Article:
So it’s summer? There’s been Wimbledon, The Commonwealth Games, The Chelsea Flower Show for goodness sake! Is it any great surprise then that the market has cooled a little? Surely everyone has better things to do, like go on holiday, sit in the sun, drink Pimms, entertain the kids.


Okay, announcements from Mr Carney revising bank lending; insisting on larger deposits and only borrowing up to 4 times your salary, have had some impact. Given that this is only coming into effect in September, can this really be the cause of the down turn? Or… is it that certain banks, like Lloyds, have decided to cull the amount of ‘Help to Buy’ properties they give the green light? Or could it be that the media, having beamed its headlights on the market, bombarding us with analytical coverage and speculation; has driven buyers to press the pause button on the past years sealed bid phenomena sweeping the London housing market?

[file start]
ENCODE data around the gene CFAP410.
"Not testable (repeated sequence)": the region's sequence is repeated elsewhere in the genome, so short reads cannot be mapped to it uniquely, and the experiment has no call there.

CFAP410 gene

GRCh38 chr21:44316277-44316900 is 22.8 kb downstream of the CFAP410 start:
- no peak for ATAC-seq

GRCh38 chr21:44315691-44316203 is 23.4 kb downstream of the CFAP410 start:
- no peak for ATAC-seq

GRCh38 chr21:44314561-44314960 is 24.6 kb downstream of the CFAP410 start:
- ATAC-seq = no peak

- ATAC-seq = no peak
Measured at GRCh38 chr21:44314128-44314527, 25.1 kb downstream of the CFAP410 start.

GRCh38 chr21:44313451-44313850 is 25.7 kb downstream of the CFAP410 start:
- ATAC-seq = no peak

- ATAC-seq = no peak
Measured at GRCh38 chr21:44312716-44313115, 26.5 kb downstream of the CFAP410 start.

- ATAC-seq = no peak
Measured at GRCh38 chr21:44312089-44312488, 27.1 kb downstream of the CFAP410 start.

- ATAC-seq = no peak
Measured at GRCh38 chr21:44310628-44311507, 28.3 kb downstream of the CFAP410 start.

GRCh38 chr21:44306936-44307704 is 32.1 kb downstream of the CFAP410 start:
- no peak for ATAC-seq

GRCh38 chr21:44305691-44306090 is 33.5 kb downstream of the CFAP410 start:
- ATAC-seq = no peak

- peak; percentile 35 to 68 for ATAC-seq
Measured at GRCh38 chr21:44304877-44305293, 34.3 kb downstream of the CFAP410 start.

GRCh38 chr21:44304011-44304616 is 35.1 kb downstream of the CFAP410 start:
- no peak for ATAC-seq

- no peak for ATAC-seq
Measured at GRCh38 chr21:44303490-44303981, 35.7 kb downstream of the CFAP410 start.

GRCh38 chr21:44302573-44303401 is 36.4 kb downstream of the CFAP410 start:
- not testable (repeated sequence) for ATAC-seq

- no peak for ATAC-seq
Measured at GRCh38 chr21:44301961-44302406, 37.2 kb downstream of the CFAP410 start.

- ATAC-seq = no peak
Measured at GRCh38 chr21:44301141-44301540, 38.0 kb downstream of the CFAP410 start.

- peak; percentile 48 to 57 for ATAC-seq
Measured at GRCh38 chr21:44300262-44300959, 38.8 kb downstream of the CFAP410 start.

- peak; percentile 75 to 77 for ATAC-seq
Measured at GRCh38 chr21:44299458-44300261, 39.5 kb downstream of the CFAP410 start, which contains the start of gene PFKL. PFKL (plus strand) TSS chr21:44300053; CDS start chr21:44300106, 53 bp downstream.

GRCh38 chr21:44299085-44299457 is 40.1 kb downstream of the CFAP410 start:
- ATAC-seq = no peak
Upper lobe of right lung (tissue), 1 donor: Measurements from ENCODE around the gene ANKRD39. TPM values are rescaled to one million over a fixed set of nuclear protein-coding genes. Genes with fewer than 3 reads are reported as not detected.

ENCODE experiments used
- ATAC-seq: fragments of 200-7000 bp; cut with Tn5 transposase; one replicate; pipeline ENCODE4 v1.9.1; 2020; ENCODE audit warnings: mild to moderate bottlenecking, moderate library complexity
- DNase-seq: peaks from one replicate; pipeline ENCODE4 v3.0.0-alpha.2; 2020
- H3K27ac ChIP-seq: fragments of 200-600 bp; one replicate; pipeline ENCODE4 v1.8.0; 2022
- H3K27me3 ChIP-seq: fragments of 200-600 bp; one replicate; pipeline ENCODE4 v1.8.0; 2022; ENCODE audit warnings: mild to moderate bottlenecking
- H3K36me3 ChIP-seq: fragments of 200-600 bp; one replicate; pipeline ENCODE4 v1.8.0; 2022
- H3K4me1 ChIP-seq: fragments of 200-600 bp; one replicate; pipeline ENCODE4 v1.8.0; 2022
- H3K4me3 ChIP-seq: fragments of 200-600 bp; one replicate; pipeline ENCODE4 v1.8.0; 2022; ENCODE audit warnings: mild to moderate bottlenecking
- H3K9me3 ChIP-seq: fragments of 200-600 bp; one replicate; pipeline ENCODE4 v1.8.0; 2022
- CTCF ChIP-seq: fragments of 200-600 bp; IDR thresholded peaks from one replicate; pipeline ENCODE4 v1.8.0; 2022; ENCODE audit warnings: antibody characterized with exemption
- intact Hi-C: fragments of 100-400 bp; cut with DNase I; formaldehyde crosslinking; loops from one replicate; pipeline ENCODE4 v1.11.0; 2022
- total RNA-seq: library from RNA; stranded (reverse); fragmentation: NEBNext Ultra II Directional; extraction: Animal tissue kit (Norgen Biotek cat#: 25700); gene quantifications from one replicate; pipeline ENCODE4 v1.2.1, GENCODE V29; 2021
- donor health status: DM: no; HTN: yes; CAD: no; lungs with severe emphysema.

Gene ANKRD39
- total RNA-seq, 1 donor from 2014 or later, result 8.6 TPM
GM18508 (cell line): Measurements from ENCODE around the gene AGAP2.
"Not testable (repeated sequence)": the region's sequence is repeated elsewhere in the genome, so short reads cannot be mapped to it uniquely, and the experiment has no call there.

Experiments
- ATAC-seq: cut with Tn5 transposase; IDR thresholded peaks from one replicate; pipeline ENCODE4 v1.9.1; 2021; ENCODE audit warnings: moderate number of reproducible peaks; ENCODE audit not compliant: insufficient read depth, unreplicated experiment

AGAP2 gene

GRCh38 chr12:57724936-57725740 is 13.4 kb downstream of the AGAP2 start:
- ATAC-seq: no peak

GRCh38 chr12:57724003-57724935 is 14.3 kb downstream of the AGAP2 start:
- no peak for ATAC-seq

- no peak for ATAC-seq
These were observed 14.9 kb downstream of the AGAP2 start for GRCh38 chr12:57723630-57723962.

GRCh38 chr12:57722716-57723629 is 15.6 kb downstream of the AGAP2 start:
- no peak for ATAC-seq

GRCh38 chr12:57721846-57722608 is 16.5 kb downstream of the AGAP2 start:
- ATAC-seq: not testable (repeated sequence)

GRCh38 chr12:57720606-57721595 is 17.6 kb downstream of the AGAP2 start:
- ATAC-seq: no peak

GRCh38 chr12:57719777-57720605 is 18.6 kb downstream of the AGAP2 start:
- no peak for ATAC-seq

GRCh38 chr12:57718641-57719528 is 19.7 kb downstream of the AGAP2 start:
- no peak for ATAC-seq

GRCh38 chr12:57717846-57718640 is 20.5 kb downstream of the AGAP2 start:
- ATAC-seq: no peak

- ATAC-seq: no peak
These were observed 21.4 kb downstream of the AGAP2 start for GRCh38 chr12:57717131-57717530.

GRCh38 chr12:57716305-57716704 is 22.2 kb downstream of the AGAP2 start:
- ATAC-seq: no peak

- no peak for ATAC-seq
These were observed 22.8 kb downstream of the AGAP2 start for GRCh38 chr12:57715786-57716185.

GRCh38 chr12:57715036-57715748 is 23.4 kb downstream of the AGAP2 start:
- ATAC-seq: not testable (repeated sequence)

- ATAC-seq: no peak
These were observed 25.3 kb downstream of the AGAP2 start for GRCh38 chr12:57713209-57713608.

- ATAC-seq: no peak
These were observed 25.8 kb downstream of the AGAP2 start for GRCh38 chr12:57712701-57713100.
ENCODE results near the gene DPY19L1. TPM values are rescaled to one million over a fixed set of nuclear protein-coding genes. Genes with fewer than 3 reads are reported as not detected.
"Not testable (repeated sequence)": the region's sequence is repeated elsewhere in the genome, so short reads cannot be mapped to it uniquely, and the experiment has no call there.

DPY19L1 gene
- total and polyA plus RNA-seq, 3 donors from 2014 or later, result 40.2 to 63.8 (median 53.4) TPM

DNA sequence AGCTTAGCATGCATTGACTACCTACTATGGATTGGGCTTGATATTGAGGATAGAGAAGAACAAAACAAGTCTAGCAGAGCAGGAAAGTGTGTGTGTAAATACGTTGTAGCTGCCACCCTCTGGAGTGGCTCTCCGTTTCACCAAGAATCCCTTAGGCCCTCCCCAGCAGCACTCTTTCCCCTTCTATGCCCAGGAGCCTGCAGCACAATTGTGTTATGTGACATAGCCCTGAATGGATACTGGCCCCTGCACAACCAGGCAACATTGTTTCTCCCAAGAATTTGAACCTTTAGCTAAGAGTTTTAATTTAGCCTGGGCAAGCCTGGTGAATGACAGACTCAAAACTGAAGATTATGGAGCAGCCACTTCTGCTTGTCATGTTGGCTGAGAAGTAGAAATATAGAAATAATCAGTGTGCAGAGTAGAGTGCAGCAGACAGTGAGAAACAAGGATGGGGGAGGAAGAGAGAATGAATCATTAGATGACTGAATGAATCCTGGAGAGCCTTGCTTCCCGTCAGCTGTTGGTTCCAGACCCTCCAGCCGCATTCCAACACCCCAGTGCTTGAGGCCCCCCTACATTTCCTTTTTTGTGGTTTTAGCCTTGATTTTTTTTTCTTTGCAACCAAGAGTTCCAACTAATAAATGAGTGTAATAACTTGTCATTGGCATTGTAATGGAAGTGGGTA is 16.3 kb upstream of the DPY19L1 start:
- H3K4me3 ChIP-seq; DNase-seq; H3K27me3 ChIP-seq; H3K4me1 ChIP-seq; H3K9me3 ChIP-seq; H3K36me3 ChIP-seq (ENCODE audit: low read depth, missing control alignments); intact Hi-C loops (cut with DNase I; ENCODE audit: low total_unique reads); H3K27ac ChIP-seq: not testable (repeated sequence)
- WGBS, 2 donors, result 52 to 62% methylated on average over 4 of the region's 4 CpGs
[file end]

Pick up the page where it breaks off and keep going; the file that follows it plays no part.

I say pause or perhaps a hiatus, a Pinter’esk pause…
Why am I not sweating profusely from the obvious END OF THE MARKET AS WE HAVE KNOWN IT!?! Well for numerous reasons, mainly, none of this comes as any particular surprise.


Historically it is always fairly quiet in summer, for all the reasons above and then some. For all Mr Carney’s good intentions, generally, well certainly in our patch of London, buyers seem to be cash rich or looking at the Buy to Let market, therefore the impact on salary restrictions won’t make a tremendous difference.  Those that do require a mortgage seem to have a healthy deposit, typically 15-25%.  As for the Help to Buy scheme, we haven’t come across one yet. I’m not saying these things won’t have any impact, of course they will, but on the whole I’d say they aren’t the sole cause of the current easing in the market.